Clinical Conversation: Footwork Options for Pregnancy (March 2022)

This transcript includes highlights from the live, interactive session of our Clinical Conversation: Footwork Options for Pregnancy.

If you missed the live webinar, you can read about some of the biomechanical changes during pregnancy, as well as footwork options for your clinical Pilates practice below. 

Please join our next live event, where you can participate in our Case Study discussion and Q&A session. 

Check out our upcoming Clinical Conversations here

 

OUR FEET AS OUR FOUNDATION

  •  Pilates sessions traditionally begin with footwork and other strength work to set a foundation for movement.
  • By spending time building strength through the feet, you can help to support a stable and dynamic support for standing, and for upright movement.
  • This is an incredibly functional place to begin, and it's no different when working with a pregnant body.

 

 CLINICAL PILATES EMBODIED ANATOMY: FOOTWORK...

Continue Reading...

Clinical Pilates in Practice: Biokinetic Analysis of the Foot & Ankle (February 2021)

 

This literature review argues that clinically we need to observe functional - rather than conventional - biomechanics at the ankle and foot. Functional biomechanics observes that all segments in a joint can be simultaneously mobile. The authors suggest that:

 "The reader should be able to understand how the 3-dimensional biokinetic analysis of the ankle and foot can contribute along with imaging examinations to the clinical setting, thus allowing the construction of a more complete proļ¬le of the patient."

 

Metsavaht L, Leporace G. Current trends for the biokinetic analysis of the foot and ankle. J Foot Ankle. 2020;14(2):191-6.

 

KEY POINTS: BIOKINETIC ANALYSIS OF THE FOOT & ANKLE

  • The central nervous system works as the generator of complex movement patterns based on muscular synergies; the control of active joint stability is coordinated by the neuromuscular system and not by isolated muscle strength or range of motion.
  • Functional...
Continue Reading...

Research Roundup: January 2020

 

Interested in keeping up to date with research relevant to your clinical practice?

The Calibrate Pilates team rounds this up so that you can integrate new information into your evidence-informed practice: join our newsletter now.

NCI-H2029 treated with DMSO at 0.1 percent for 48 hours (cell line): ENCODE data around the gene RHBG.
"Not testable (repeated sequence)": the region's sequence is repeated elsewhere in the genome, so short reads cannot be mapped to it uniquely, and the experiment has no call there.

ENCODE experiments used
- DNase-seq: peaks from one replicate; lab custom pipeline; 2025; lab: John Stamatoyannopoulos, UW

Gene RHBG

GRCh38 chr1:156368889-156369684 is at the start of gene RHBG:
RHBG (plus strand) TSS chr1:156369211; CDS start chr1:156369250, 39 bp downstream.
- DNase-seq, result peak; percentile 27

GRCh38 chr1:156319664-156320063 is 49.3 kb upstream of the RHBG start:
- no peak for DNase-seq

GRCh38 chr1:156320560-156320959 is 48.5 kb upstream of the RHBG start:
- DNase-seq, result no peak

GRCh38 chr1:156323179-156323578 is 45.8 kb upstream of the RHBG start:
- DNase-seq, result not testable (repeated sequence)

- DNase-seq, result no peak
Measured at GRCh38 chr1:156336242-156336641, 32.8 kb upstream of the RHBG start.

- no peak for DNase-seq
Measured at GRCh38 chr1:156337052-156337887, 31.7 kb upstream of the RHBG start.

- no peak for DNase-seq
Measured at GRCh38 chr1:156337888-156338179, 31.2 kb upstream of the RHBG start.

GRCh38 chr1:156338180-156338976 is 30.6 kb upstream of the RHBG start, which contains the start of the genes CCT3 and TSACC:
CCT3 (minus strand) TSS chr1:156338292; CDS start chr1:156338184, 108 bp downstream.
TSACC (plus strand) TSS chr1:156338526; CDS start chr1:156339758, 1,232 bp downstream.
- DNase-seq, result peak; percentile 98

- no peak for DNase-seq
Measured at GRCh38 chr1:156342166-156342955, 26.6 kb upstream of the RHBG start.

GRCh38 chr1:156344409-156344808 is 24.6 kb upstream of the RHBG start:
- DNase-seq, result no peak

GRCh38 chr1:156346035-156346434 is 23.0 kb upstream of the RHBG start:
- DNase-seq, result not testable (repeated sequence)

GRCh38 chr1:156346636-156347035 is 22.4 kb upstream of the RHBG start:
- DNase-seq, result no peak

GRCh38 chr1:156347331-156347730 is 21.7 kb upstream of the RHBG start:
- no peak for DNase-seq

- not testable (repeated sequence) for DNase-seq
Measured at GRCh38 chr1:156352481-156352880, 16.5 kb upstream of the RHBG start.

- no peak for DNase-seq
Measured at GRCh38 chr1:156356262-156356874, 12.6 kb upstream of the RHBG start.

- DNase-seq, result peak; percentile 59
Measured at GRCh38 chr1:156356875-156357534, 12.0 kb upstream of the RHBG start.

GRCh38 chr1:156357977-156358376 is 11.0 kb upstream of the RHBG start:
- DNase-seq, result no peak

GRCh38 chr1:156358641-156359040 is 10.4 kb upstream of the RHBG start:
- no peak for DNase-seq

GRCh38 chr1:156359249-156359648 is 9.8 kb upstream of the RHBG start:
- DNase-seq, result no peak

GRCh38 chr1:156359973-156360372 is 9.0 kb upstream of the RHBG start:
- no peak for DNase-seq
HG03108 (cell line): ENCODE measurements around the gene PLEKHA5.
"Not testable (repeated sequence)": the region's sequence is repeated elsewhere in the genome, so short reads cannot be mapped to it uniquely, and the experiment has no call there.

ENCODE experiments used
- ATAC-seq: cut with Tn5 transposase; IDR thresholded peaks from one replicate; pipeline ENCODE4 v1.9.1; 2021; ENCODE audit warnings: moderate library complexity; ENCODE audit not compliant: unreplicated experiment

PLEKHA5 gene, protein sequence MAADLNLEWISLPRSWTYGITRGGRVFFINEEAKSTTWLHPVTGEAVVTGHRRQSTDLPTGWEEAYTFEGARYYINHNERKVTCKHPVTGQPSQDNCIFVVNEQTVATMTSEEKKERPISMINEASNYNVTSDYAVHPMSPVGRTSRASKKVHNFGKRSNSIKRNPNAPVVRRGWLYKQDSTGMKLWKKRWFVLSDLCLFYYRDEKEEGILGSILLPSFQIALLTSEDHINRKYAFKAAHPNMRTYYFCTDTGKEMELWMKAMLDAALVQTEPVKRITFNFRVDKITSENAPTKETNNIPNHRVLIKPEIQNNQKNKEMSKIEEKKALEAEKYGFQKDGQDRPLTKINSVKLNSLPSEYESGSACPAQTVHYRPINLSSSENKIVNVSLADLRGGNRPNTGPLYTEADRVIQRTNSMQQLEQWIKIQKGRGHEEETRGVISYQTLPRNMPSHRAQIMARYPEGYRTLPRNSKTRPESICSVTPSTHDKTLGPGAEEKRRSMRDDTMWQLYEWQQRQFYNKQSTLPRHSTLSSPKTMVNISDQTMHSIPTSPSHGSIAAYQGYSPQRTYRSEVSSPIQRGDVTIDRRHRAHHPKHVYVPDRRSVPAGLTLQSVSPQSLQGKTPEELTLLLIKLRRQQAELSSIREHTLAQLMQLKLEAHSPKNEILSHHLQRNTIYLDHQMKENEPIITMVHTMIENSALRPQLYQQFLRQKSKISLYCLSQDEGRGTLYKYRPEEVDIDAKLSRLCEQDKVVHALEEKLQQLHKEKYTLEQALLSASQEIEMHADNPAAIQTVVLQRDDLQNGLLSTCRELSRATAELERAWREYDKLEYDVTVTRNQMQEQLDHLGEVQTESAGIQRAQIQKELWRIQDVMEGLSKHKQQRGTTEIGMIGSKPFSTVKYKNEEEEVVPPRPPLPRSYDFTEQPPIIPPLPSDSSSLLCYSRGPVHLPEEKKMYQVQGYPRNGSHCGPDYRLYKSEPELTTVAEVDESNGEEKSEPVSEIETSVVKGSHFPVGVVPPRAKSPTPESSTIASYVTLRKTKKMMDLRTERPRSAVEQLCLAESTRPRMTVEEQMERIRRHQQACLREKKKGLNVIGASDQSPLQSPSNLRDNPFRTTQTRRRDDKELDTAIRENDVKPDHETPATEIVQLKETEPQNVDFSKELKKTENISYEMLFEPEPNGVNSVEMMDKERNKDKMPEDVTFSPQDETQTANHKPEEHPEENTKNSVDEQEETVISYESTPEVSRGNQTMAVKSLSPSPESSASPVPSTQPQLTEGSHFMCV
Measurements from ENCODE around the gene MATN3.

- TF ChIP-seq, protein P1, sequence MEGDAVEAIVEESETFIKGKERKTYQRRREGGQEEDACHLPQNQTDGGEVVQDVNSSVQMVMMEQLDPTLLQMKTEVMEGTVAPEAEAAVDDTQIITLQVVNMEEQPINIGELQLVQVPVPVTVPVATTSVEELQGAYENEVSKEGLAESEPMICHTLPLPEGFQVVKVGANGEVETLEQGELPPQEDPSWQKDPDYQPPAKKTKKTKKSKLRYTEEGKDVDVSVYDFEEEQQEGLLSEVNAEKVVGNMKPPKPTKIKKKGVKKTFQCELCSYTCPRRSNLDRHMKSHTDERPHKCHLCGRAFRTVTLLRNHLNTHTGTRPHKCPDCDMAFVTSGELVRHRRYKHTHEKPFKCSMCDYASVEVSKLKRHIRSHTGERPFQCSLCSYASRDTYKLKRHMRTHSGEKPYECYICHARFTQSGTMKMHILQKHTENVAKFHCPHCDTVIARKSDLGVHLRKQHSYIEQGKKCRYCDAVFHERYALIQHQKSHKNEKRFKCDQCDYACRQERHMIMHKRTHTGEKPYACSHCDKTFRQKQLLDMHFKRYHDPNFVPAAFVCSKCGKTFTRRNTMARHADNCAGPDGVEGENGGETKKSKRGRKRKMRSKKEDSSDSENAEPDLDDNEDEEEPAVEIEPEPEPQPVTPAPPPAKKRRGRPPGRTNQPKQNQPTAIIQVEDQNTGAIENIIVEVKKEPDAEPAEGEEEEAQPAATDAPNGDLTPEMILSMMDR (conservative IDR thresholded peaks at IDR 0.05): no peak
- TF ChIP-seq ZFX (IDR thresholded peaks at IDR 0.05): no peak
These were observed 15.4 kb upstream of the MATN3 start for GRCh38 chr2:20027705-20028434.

The Perception of Auditory Motion

Simon Carlile, Johahn Leung (2016): The Perception of Auditory Motion, Trends in Hearing, DOI: 10.1177/2331216516644254

This review of auditory motion is a fascinating look at how we are able to perceive the motion of objects, even as our bodies (and heads) are constantly moving.

 

Key Points 

  • Auditory motion cues arrive when either the sound is in motion, or the listener is in motion.
  • Listeners are best able to perceive auditory localisation (accurately and precisely) in the anterior field.
  • Auditory targets are encoded in a body-centred, rather than a head-centred coordinate system:
    • This implies that the accurate perception of the location of a sound source requires the integration of...
Continue Reading...

Anatomy Review: The Subtalar Joint (May 2019)

 

The subtalar joint is a complex articulation that is often overlooked clinically, frequently ignored in favour of talocrural and midfoot mobility. But understanding the anatomy and mechanics of this joint can allow for better movement retraining through the foot, knee, hip, pelvis, and lumbar spine.

 

ANATOMY REVIEW: THE SUBTALAR JOINT

  • The subtalar joint (STJ) is formed by the talocalcaneal (TC) and talocalcaneonavicular (TCN) articulations.
  • These 2 articulations have separate synovial sheaths. However, they don’t move independently and therefore function as a single joint —> allowing motion of the hindfoot in relation to the talus.
  • Anterior STJ = TCN articulation; middle STJ = interosseus tunnel (canalis + sinus tarsi); posterior STJ = TC articulation.
  • Ligamentous support is integral to the integrity of the subtalar joint, with no muscular attachments onto the talus.


Ligaments of the subtalar joint, originally published by Iosiah Weitbrecht,...

Continue Reading...
Close

50% Complete

Two Step

Lorem ipsum dolor sit amet, consectetur adipiscing elit, sed do eiusmod tempor incididunt ut labore et dolore magna aliqua.